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College Essay Advice Please!

 
 
sh221b
 
Sun 19 Oct, 2014 03:08 pm
Here's the prompt: Some students have a background or story that is so central to their identity that they believe their application would be incomplete without it. If this sounds like you, then please share your story.

And here's my essay:
I woke up in a cold sweat, grasping at the sides of the bed. As I opened my eyes, a bright light flashed on, and forced me to close them again. After a few seconds, I dared to force my eyelids open once more, and slowly began to take in my surroundings. As everything came into focus, I realized that I was no longer in my bed at home. I was in some kind of white room, and could hear talking from behind a windowless door. I looked down to my right, and saw tubes going into my arm, filled with some sort of red liquid. Reaching up to touch my head, I felt a sharp pang of pain as I ran my fingers over a row of stitches. Using my powerful senses of deduction, I concluded that I was in some sort of hospital room. This came as a shock to me, and I frantically looked around to see if I could find anyone to tell me what had happened. At this moment, a nurse entered the room, and proceeded to wheel my bed out into the hallway. I looked up to her and asked her what had happened. She told me that my family had been in a car accident, and that they were recovering. After getting over the initial shock of hearing this, I asked her to take me to my mother. She was silent.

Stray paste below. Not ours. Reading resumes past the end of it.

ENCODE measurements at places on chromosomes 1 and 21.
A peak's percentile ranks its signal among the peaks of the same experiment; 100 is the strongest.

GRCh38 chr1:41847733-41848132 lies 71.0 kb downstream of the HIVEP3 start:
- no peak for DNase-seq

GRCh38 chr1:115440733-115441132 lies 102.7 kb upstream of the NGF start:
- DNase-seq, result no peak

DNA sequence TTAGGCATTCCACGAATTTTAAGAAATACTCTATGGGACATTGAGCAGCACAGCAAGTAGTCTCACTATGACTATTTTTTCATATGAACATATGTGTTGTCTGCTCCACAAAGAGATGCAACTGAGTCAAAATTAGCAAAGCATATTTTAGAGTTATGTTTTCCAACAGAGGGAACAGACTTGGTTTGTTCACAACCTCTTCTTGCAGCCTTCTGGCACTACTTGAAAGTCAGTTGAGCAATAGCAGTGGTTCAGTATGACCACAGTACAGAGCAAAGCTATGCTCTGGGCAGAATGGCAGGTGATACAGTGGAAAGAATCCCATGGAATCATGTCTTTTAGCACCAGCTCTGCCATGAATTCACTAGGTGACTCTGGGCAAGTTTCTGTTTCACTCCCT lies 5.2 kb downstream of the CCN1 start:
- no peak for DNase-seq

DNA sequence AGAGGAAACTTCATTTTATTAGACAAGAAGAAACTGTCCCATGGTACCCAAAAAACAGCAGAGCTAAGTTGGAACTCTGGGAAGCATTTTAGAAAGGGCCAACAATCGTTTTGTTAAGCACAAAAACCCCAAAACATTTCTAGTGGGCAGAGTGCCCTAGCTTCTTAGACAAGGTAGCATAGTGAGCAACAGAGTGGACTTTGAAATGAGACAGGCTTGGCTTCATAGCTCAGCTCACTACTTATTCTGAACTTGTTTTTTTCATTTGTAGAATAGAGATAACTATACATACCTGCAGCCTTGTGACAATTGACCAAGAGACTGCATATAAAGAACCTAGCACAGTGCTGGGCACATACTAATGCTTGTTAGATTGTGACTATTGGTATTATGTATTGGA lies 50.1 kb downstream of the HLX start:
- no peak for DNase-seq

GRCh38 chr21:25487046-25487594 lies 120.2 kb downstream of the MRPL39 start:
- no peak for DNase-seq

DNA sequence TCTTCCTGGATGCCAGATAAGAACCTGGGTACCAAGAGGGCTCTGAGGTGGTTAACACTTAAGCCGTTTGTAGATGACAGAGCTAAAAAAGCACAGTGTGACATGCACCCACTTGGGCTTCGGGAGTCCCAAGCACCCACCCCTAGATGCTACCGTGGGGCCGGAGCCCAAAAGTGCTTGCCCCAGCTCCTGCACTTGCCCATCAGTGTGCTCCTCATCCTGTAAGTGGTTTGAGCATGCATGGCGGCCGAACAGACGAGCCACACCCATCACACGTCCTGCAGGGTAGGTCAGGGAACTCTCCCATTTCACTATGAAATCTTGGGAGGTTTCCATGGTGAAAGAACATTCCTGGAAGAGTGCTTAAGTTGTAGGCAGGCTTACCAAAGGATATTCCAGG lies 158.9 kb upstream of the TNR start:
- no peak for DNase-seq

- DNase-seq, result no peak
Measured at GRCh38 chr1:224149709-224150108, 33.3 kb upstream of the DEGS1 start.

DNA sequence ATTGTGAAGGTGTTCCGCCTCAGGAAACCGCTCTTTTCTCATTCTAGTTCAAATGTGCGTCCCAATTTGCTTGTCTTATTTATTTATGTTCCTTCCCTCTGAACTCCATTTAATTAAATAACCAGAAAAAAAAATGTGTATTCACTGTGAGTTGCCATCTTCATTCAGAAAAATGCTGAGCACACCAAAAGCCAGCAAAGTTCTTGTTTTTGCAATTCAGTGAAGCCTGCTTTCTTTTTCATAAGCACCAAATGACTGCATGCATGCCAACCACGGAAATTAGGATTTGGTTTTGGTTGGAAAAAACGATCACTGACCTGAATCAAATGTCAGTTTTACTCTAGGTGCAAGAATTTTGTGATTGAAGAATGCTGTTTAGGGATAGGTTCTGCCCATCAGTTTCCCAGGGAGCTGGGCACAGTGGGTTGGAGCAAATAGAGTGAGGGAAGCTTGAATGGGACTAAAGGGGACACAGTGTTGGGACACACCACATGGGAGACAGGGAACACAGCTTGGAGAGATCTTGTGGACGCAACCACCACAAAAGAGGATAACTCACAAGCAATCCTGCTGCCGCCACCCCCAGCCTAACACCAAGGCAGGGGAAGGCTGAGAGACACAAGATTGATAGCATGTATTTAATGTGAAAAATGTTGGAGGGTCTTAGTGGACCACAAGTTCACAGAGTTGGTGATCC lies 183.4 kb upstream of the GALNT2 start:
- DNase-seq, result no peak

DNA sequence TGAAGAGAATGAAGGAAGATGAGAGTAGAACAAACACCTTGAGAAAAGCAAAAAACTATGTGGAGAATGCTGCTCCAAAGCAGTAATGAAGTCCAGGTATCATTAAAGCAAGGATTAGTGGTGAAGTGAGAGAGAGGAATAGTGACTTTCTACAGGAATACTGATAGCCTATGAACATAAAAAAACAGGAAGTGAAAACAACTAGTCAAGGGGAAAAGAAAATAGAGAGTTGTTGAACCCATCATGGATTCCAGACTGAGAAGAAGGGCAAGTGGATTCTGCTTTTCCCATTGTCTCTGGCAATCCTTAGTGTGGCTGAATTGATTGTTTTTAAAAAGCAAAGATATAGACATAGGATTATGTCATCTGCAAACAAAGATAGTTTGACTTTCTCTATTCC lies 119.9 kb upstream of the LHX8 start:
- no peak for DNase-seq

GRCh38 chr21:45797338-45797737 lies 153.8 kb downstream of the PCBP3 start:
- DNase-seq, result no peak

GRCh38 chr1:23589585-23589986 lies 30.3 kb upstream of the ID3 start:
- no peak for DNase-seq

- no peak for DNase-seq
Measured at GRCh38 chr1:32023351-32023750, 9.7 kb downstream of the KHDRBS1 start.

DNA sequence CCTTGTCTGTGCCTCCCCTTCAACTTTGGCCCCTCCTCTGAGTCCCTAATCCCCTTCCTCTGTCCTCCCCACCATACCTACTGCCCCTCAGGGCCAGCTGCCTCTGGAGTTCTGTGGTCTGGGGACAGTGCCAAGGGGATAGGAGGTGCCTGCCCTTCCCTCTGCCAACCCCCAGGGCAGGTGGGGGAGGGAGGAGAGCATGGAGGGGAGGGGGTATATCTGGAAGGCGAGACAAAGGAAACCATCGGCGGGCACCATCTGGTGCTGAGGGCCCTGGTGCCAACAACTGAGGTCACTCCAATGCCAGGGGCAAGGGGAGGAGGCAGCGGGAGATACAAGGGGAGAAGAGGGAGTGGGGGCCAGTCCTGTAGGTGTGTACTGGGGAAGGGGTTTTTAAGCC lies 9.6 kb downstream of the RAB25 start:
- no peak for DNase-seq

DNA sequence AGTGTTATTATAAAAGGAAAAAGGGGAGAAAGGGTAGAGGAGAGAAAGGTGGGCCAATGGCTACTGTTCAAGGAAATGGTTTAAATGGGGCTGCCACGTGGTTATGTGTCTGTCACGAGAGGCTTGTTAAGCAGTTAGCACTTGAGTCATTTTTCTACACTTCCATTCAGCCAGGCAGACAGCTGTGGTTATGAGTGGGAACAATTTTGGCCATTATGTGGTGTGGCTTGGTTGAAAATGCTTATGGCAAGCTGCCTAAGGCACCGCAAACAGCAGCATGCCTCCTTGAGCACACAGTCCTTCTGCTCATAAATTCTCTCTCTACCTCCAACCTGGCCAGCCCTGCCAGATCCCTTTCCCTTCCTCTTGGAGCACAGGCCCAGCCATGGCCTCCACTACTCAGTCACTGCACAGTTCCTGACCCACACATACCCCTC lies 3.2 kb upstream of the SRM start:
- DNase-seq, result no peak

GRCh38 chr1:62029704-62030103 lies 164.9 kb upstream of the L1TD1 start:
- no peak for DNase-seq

Later I heard that my mother had passed away.

There were many times during my childhood when I would run into the house and announce to my family that I had performed well on a test, or had won some sort of award. I would accept everyone’s congratulations, and make my way around to give everyone a hug. However, my grandmother would say something different from what everyone else would say to me, something that I feel has played a big part in shaping my personality. Whenever I approached her, she would say to me, with tears in her eyes – you’re fulfilling your mother’s dreams. This small statement has been my main motivation for my entire life.